In the beginning of 2013, we traveled to Afghanistan to film a short documentary the National Women's Cycling team. To fund this production, we ran a Kickstarter campaign. Shortly after we began interacting with these women and learning more about them, we realized that this wasn't just a short documentary to profile the National Team. To do this story justice, it would have to become a feature length film, focused not just on the National Team, but on the brave female cyclists all over Afghanistan who are pushing gender and cultural barriers using the bicycle as a vehicle for freedom of mobility, independence, and social change. From a rural team in Bamiyan to a cycling club riding the busy streets of Kabul, these women are ushering in a new era for a country that is awakening to global influence - risking their honor and their lives for the joy and liberation of riding a bicycle. This is the story of Afghan Cycles.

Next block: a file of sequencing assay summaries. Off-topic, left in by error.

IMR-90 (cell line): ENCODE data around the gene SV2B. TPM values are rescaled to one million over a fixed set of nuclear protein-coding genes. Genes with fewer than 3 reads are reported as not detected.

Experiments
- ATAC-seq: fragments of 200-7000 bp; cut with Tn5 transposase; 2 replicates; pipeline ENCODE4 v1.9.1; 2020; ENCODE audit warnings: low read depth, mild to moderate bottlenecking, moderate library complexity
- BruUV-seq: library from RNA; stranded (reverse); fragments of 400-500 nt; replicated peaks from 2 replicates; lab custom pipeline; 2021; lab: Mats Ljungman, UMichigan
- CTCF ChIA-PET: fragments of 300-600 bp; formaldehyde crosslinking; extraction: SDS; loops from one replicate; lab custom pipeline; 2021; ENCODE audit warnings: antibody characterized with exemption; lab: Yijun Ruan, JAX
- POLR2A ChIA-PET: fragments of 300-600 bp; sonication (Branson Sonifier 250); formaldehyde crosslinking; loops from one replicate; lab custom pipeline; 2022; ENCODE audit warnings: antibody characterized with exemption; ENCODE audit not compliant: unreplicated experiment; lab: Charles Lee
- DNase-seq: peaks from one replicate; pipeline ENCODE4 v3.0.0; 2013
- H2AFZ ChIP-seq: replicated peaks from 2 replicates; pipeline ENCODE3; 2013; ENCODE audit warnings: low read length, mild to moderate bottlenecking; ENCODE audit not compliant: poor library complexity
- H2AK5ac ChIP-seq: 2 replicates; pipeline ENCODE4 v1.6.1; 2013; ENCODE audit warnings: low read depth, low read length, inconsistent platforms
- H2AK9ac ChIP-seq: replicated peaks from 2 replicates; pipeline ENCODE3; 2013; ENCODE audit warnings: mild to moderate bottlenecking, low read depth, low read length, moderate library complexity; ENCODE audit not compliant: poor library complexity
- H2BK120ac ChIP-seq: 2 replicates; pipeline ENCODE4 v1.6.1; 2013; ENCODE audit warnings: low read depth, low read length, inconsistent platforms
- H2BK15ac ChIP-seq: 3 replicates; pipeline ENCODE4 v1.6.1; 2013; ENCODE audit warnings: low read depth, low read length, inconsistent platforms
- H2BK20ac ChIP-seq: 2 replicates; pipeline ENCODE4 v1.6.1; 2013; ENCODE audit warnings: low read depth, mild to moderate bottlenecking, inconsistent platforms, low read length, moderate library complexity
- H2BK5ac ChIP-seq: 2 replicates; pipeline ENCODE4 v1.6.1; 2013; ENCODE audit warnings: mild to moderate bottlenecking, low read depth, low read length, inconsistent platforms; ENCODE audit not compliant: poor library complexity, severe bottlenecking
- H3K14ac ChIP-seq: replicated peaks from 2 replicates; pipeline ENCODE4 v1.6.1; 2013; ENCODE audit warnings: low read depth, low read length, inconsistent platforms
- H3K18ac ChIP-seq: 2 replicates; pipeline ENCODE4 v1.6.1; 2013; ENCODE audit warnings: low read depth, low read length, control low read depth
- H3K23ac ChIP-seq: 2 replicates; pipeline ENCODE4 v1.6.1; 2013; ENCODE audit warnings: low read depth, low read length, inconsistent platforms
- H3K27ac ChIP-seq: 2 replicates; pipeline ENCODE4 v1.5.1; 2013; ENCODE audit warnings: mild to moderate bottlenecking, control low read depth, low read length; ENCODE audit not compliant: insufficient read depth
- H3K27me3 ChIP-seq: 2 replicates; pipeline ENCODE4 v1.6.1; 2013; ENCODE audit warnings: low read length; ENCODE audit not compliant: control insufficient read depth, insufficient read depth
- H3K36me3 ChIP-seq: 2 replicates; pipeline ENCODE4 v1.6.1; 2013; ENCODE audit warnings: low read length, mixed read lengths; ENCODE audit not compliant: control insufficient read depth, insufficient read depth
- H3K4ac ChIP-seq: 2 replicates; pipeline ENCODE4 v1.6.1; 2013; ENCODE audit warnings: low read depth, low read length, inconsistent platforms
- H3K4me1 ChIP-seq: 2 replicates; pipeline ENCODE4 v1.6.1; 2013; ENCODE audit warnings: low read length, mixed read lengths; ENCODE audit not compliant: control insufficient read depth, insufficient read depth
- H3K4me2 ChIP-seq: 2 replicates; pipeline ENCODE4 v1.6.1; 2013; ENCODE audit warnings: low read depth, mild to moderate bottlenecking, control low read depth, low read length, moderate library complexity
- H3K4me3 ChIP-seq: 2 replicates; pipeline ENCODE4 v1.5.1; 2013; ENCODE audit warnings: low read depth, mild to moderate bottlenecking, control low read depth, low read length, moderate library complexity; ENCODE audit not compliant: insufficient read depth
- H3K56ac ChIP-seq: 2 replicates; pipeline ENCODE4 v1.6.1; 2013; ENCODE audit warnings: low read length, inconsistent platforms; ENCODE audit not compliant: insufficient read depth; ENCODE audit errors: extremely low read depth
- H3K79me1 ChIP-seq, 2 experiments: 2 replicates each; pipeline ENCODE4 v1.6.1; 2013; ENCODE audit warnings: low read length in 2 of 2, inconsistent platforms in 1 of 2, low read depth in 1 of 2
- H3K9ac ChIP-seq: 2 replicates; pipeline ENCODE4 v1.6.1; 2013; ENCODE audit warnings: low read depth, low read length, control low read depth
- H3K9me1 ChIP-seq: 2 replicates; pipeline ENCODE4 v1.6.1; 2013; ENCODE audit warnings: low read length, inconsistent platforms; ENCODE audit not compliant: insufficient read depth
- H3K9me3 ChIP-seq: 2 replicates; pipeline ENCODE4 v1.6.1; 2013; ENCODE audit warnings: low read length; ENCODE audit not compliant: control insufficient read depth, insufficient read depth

THE WOMEN OF AFGHAN CYCLES
The women we met in Kabul and Bamiyan have such layered personal stories that we wanted to delve deeper into what's driving them as individuals and as teammates.
Tahira is one of our characters. She is 14 years old and lives in Bamiyan. She is one of the youngest girls on the team, but is by far one of the fastest. In fact, while we were filming, we started calling her “tisthaone” which in Dari means “the fast one.”
The older girls on the team have paved the way for cycling in their province, so much so that during Tahira’s interview this fall, she barely even touched on her fears as a female cyclist. Instead, she talked about all of the things she wanted to accomplish in her life - from winning a gold medal to being an Afghan Diplomat in China. Tahira’s parents have sent her to live with her brothers in Bamiyan City where she receives a better education and more opportunity than the rural village she was born in. Her brothers help her with her studies and bought her her very own bike because they want her to be able to get around as easily as boys do.